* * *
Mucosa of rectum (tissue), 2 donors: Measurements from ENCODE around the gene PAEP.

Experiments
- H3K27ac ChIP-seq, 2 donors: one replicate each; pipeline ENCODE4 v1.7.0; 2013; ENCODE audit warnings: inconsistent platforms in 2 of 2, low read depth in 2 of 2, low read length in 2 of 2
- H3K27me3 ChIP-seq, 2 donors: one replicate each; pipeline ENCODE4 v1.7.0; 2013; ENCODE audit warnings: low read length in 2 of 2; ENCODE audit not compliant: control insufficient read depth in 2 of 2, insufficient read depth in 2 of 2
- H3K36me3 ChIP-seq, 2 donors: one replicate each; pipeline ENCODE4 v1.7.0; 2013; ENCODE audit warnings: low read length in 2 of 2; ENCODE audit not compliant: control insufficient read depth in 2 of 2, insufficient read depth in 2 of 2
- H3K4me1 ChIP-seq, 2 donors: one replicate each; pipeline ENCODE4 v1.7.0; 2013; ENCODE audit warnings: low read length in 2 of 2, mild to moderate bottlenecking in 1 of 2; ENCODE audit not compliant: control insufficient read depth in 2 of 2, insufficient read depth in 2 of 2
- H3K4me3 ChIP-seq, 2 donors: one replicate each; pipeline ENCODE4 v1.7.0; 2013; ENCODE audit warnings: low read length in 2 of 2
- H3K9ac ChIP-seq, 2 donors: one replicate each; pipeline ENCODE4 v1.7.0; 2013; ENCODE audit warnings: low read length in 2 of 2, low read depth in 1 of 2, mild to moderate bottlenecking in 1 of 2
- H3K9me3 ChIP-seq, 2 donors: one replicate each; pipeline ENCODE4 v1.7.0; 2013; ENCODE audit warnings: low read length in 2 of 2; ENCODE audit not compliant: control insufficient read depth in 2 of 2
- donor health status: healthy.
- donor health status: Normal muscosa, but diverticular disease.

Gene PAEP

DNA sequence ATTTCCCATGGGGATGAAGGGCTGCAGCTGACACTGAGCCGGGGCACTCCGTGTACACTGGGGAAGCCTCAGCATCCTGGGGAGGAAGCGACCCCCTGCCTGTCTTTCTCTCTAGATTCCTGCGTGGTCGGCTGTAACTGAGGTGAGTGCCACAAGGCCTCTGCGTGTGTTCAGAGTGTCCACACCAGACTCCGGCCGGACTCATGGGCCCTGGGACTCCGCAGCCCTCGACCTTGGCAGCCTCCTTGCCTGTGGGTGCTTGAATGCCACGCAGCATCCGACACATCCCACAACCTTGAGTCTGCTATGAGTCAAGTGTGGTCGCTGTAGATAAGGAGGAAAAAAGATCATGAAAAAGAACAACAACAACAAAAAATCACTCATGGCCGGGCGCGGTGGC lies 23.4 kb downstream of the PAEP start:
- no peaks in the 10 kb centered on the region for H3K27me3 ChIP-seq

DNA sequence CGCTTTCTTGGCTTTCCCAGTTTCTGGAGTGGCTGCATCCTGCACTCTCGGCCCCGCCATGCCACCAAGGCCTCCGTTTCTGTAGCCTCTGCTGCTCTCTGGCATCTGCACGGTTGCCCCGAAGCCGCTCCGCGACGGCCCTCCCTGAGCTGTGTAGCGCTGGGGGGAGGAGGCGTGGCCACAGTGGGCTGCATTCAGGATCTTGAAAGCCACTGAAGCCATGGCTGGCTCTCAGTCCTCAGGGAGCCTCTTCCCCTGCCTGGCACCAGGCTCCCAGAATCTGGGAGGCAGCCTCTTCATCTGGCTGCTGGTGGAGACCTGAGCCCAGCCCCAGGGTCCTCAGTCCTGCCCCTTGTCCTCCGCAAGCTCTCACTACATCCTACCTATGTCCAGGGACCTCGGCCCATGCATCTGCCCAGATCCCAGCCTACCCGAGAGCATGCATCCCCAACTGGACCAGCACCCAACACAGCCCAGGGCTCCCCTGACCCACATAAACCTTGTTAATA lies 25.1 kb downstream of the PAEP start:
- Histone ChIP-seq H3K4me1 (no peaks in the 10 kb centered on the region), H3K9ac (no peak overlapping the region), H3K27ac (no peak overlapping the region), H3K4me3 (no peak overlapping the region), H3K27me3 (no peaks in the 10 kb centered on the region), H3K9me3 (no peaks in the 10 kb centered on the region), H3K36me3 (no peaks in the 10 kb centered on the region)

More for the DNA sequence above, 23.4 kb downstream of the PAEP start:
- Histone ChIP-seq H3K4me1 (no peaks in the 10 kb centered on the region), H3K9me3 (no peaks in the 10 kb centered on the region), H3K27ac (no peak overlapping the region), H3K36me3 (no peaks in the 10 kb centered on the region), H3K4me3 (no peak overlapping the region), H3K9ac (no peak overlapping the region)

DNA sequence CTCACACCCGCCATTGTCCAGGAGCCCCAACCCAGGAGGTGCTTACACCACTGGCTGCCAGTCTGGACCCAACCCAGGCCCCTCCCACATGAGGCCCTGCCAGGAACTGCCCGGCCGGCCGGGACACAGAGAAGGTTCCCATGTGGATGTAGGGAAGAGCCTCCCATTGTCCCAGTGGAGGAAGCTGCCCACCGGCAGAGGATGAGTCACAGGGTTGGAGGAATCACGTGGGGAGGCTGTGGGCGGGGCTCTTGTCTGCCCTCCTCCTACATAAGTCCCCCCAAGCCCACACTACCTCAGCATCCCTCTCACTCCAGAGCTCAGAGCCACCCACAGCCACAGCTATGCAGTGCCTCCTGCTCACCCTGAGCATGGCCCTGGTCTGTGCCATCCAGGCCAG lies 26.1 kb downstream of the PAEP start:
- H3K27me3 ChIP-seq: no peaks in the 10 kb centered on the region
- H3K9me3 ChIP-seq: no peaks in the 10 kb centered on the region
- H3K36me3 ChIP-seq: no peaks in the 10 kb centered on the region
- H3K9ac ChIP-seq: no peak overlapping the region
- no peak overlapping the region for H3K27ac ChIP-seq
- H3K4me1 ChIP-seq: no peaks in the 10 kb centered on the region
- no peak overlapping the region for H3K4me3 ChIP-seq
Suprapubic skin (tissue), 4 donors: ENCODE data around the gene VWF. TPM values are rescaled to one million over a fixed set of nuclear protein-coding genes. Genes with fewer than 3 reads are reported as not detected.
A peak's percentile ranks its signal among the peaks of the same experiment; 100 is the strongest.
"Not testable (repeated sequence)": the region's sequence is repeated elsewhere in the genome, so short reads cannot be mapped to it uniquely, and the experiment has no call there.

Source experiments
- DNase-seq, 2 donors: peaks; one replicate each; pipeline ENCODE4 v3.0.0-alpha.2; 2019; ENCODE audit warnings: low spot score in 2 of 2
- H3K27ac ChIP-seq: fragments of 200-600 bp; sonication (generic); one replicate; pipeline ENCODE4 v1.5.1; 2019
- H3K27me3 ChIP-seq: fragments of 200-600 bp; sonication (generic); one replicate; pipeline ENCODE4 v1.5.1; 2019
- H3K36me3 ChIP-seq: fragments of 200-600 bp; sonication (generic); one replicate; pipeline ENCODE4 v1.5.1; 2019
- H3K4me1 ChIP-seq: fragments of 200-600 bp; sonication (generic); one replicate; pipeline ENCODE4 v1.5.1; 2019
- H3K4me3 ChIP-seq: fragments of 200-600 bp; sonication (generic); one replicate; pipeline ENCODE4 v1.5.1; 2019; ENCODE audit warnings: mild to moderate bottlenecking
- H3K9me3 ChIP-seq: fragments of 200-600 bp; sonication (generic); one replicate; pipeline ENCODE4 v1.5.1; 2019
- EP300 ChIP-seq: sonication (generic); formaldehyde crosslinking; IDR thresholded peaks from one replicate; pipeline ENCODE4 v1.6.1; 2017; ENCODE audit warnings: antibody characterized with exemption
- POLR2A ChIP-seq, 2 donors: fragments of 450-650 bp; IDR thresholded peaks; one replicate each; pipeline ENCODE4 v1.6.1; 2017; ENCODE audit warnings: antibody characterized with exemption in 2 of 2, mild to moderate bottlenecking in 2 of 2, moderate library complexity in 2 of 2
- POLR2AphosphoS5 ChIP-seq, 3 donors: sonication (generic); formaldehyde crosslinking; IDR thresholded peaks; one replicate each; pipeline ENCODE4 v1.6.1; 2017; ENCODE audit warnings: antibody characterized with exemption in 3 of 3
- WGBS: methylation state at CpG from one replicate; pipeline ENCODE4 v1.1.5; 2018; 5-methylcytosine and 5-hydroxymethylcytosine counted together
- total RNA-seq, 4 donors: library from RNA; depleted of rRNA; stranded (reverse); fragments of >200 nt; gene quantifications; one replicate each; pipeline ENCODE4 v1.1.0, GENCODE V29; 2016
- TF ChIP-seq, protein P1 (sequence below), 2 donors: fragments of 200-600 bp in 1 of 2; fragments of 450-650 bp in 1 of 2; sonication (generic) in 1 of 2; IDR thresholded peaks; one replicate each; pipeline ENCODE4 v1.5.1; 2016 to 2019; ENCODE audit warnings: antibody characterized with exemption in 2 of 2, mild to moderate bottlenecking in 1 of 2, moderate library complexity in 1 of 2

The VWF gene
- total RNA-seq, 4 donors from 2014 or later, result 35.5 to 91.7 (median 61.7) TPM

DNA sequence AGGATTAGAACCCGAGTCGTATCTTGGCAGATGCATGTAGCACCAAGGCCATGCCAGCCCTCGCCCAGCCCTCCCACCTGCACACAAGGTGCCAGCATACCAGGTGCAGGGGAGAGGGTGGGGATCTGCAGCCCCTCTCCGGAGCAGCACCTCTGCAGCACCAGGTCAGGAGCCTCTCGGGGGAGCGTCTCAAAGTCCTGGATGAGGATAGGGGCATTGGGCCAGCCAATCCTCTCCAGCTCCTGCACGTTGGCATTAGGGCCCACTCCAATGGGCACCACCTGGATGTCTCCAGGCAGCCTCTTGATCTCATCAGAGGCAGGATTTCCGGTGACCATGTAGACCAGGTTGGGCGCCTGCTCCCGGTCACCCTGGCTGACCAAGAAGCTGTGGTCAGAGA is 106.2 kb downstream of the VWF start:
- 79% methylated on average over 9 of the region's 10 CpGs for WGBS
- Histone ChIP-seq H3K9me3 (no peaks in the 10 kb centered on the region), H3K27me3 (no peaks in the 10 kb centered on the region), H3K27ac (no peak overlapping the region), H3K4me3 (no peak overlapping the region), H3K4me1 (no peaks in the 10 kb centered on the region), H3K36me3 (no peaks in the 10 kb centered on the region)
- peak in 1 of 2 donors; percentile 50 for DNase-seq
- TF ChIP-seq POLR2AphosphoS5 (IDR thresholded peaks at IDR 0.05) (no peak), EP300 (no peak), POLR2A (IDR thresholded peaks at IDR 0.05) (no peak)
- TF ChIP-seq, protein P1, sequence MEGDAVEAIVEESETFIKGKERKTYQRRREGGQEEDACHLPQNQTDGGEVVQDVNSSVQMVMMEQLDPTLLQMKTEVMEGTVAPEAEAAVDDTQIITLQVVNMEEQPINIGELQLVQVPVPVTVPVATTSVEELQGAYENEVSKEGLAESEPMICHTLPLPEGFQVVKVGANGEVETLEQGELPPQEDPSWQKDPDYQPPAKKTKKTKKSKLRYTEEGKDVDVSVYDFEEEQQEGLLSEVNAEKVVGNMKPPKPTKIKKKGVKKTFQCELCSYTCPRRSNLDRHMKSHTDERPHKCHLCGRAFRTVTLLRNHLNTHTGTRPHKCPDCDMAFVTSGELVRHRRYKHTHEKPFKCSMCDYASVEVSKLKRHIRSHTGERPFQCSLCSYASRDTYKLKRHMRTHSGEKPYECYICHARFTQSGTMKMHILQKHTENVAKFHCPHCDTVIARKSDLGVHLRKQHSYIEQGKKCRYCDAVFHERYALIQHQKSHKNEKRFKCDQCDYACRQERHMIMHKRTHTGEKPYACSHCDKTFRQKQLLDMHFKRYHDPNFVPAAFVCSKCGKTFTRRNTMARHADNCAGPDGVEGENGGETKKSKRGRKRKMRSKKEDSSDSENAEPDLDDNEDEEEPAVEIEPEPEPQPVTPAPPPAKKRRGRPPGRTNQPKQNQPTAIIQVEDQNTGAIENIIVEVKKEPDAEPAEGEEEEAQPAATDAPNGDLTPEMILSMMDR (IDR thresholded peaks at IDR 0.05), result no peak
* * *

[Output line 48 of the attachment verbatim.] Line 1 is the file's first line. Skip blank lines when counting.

- Histone ChIP-seq H3K9me3 (no peaks in the 10 kb centered on the region), H3K27me3 (no peaks in the 10 kb centered on the region), H3K27ac (no peak overlapping the region), H3K4me3 (no peak overlapping the region), H3K4me1 (no peaks in the 10 kb centered on the region), H3K36me3 (no peaks in the 10 kb centered on the region)